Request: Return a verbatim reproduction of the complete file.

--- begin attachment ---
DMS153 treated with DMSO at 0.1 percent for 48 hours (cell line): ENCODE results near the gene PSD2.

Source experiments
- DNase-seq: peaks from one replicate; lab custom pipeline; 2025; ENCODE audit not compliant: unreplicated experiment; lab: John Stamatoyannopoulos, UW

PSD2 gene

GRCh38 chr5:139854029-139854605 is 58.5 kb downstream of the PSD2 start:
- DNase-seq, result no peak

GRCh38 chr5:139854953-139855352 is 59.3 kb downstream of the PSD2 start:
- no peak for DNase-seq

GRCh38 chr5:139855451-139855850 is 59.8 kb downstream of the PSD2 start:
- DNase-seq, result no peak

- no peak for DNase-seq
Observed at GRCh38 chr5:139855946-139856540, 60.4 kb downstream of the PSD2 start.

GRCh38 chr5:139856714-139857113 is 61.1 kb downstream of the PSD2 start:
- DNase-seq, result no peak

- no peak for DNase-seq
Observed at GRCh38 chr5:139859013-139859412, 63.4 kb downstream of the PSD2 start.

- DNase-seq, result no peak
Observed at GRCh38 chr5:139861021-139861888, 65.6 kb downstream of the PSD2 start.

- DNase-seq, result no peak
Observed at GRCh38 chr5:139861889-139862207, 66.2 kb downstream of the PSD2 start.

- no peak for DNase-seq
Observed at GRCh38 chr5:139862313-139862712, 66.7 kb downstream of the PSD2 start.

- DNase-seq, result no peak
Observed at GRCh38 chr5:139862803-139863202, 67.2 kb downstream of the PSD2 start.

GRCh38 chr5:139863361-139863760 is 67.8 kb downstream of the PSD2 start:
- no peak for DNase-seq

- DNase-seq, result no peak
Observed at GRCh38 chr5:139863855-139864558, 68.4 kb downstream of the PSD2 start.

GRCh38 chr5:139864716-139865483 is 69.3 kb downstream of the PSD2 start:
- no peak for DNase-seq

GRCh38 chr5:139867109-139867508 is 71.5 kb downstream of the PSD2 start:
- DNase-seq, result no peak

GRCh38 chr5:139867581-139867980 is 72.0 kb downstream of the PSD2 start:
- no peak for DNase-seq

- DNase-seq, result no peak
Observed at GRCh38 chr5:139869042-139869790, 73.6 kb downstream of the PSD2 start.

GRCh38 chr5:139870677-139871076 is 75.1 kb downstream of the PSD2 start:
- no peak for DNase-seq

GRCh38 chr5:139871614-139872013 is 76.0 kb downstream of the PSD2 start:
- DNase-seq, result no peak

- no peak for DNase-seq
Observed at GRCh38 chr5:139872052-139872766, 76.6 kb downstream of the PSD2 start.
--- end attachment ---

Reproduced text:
DMS153 treated with DMSO at 0.1 percent for 48 hours (cell line): ENCODE results near the gene PSD2.

Source experiments
- DNase-seq: peaks from one replicate; lab custom pipeline; 2025; ENCODE audit not compliant: unreplicated experiment; lab: John Stamatoyannopoulos, UW

PSD2 gene

GRCh38 chr5:139854029-139854605 is 58.5 kb downstream of the PSD2 start:
- DNase-seq, result no peak

GRCh38 chr5:139854953-139855352 is 59.3 kb downstream of the PSD2 start:
- no peak for DNase-seq

GRCh38 chr5:139855451-139855850 is 59.8 kb downstream of the PSD2 start:
- DNase-seq, result no peak

- no peak for DNase-seq
Observed at GRCh38 chr5:139855946-139856540, 60.4 kb downstream of the PSD2 start.

GRCh38 chr5:139856714-139857113 is 61.1 kb downstream of the PSD2 start:
- DNase-seq, result no peak

- no peak for DNase-seq
Observed at GRCh38 chr5:139859013-139859412, 63.4 kb downstream of the PSD2 start.

- DNase-seq, result no peak
Observed at GRCh38 chr5:139861021-139861888, 65.6 kb downstream of the PSD2 start.

- DNase-seq, result no peak
Observed at GRCh38 chr5:139861889-139862207, 66.2 kb downstream of the PSD2 start.

- no peak for DNase-seq
Observed at GRCh38 chr5:139862313-139862712, 66.7 kb downstream of the PSD2 start.

- DNase-seq, result no peak
Observed at GRCh38 chr5:139862803-139863202, 67.2 kb downstream of the PSD2 start.

GRCh38 chr5:139863361-139863760 is 67.8 kb downstream of the PSD2 start:
- no peak for DNase-seq

- DNase-seq, result no peak
Observed at GRCh38 chr5:139863855-139864558, 68.4 kb downstream of the PSD2 start.

GRCh38 chr5:139864716-139865483 is 69.3 kb downstream of the PSD2 start:
- no peak for DNase-seq

GRCh38 chr5:139867109-139867508 is 71.5 kb downstream of the PSD2 start:
- DNase-seq, result no peak

GRCh38 chr5:139867581-139867980 is 72.0 kb downstream of the PSD2 start:
- no peak for DNase-seq

- DNase-seq, result no peak
Observed at GRCh38 chr5:139869042-139869790, 73.6 kb downstream of the PSD2 start.

GRCh38 chr5:139870677-139871076 is 75.1 kb downstream of the PSD2 start:
- no peak for DNase-seq

GRCh38 chr5:139871614-139872013 is 76.0 kb downstream of the PSD2 start:
- DNase-seq, result no peak

- no peak for DNase-seq
Observed at GRCh38 chr5:139872052-139872766, 76.6 kb downstream of the PSD2 start.